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Advertorial feature by University of Liverpool
  1. Spotlight on Policy
23 March 2020updated 09 Sep 2021 3:38pm

Data and AI: The future of healthcare

Experts from the University of Liverpool and its partners give their views on the development of medical technology.

By Jim Weatherall

What are the key trends to take note of in the future of healthcare? How can the NHS improve its rates of adoption and integration?

The view from pharma – Jim Weatherall, vice president of data science and AI, R&D, AstraZeneca

Today, the healthcare sector generates and has access to more data than ever before. Big data and artificial intelligence have the potential to revolutionise how we predict and prevent disease before patients get ill, improve treatment, and change how we make scientific
discoveries and develop new medicines.

At AstraZeneca, our vision is a future of individualised healthcare solutions focused on improved patient outcomes, driven by science and data. But to realise the potential of data for the benefit of patients, we need to work together. Academia, the NHS, government and industry are essential partners in this effort.

NHS data is a unique differentiator for the UK – the government acknowledged it as a key component in the NHS Long Term Plan – that should be harnessed to improve the health of the nation. This can be used to power new investments in life sciences research, monitor and manage disease therapies in real time, and drive efficient use of medical treatments and technologies. A clear governance framework will help to ensure that every time health data is to be collected, its use is clearly warranted, the patient’s privacy is protected, and the security of the data is upheld.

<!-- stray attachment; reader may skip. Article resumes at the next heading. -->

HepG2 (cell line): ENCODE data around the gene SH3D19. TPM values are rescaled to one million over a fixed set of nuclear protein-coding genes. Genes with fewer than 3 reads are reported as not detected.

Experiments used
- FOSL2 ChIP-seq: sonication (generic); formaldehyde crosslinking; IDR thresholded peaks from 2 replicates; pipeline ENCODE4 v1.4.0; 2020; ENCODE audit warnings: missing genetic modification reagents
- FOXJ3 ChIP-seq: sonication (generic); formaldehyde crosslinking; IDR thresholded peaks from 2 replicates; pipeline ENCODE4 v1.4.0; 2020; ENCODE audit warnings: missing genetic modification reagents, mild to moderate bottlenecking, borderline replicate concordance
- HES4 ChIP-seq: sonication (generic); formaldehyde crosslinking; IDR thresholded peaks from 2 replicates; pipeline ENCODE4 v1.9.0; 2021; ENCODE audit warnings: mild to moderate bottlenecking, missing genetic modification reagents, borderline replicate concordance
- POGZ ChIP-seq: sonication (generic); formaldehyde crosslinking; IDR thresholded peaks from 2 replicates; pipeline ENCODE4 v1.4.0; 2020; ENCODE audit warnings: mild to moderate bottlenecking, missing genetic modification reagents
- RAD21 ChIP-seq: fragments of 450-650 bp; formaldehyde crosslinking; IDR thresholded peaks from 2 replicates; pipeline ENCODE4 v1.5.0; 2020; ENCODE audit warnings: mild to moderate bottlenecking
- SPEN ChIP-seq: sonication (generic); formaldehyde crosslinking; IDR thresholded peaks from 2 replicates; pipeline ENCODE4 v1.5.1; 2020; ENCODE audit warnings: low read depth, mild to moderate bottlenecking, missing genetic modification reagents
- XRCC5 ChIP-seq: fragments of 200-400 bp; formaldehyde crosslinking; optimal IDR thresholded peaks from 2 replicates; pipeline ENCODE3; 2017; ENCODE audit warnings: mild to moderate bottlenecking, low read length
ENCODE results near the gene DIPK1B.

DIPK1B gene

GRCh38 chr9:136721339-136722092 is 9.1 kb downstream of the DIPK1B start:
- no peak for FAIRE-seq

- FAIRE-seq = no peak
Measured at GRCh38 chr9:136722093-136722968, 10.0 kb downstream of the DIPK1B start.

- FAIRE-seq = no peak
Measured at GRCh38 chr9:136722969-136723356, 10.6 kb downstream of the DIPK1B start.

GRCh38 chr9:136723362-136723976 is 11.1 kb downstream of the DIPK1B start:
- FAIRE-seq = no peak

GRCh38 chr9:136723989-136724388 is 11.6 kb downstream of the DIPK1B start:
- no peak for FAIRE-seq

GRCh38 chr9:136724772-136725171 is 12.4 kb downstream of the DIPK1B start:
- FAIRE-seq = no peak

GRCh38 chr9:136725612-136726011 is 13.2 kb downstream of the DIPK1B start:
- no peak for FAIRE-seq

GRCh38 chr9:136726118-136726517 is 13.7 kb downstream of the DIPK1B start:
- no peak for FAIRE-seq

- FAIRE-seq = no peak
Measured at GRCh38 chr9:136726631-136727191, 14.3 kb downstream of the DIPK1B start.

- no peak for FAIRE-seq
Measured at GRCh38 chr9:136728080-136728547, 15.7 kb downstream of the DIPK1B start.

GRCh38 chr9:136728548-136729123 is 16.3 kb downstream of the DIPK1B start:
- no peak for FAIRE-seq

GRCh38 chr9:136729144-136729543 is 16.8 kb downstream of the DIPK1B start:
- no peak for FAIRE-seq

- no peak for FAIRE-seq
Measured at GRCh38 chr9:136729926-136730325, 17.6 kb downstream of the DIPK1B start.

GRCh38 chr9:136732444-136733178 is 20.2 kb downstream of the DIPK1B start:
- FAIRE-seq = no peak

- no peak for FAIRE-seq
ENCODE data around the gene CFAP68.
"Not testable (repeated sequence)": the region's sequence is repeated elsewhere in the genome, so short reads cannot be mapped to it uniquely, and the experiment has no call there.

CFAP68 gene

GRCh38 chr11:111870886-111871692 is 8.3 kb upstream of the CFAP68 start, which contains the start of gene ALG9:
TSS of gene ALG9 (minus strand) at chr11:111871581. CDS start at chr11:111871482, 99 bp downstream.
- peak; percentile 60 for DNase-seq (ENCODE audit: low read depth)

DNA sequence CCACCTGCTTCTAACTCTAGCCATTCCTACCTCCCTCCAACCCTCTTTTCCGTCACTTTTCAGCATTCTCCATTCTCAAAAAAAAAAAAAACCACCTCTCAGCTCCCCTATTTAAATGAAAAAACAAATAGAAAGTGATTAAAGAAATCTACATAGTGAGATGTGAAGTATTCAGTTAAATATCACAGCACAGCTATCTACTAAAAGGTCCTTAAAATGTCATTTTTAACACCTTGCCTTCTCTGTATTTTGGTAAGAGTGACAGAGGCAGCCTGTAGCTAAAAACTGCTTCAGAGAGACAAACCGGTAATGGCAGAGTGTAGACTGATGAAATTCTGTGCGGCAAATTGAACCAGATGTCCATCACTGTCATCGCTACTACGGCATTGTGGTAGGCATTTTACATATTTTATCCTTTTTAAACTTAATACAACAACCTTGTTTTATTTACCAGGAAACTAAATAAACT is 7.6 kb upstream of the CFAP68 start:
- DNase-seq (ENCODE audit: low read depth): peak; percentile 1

One key challenge is that the healthcare sector is behind many others in using data to drive actionable insights. It takes hard work to collect the right data, get data in the right shape, embed the right governance, implement the right analytics tools, and, most importantly, get that data into the hands of the right people to yield transformational benefits. Effective partnerships to enable the collection and sharing of findable, accessible, interoperable and reusable – or FAIR – health data will provide the foundation of sustainable healthcare systems.

I am passionate about ensuring the data we have is organised appropriately, analysed efficiently, and optimised fully to drive decisions. Working together, I believe we can unlock the potential of data to improve lives.

The view from the NHS – Helen Duckworth, deputy director of planning, performance and delivery, NHS Liverpool Clinical Commissioning Group

In recent years, analytical teams in the NHS have galvanised around the prospect of improved population health through data-driven insights using patient-level linked datasets. While the ambition is admirable, the execution was clunky. There were specific challenges around information governance, disparate administrative datasets, and a need for improved capacity and capability from within to maximise analytics in the process of decision-making, thereby improving patient care.

Within NHS Liverpool CCG, we have collaborated with our wider system partners to great success. We have established a patient-level linked health and care dataset to feed our system. It is organising itself to deliver integrated care around population segments. However, while just getting the data is a huge achievement in the healthcare environment, the challenges now begin as we start to maximise its use and realise the benefits.